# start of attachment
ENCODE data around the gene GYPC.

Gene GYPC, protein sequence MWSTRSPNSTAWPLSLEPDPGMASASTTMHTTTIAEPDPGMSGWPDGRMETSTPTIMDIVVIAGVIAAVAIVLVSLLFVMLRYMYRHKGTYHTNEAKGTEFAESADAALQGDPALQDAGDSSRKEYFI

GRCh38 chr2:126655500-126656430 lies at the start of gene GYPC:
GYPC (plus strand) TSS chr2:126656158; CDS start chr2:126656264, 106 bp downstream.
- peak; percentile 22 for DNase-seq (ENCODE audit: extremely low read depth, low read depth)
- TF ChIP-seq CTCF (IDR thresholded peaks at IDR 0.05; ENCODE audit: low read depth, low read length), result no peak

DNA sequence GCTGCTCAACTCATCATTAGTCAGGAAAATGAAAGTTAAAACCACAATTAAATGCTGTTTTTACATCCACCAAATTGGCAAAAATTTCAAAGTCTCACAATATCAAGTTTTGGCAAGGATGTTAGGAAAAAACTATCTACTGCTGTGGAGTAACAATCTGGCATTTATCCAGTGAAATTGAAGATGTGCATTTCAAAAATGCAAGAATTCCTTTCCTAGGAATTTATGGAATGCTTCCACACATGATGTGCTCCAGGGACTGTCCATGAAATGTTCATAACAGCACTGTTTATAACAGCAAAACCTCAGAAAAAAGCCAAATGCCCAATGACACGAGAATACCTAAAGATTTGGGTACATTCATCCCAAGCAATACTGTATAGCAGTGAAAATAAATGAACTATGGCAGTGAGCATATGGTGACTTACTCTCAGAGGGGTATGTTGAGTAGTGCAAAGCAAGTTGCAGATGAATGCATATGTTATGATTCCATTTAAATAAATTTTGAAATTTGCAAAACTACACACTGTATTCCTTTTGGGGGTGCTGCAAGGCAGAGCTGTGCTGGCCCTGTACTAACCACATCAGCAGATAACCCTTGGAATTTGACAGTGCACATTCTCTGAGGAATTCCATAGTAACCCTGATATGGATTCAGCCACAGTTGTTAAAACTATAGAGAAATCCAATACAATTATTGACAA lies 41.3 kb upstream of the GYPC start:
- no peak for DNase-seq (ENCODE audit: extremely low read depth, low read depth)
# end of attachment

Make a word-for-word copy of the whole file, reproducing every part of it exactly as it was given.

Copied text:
ENCODE data around the gene GYPC.

Gene GYPC, protein sequence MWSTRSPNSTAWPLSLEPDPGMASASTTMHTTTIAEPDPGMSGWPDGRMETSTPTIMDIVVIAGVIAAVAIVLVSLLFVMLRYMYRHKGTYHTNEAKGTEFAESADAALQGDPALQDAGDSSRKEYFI

GRCh38 chr2:126655500-126656430 lies at the start of gene GYPC:
GYPC (plus strand) TSS chr2:126656158; CDS start chr2:126656264, 106 bp downstream.
- peak; percentile 22 for DNase-seq (ENCODE audit: extremely low read depth, low read depth)
- TF ChIP-seq CTCF (IDR thresholded peaks at IDR 0.05; ENCODE audit: low read depth, low read length), result no peak

DNA sequence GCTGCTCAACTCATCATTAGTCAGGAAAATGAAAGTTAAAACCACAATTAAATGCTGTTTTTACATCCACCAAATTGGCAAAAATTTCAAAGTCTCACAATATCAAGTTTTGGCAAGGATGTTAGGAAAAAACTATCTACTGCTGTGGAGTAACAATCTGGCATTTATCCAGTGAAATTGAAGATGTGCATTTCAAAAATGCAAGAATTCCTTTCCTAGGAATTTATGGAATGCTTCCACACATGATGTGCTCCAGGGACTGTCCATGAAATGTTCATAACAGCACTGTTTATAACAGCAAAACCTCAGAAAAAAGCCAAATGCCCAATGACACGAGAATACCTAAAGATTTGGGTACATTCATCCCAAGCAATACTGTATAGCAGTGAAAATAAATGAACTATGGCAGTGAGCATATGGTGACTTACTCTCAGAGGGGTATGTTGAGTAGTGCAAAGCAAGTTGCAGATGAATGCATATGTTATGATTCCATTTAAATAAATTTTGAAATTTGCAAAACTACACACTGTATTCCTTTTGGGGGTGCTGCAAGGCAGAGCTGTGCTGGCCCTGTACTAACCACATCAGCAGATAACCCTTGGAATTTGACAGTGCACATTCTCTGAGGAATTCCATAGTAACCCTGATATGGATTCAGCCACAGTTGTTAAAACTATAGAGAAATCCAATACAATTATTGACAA lies 41.3 kb upstream of the GYPC start:
- no peak for DNase-seq (ENCODE audit: extremely low read depth, low read depth)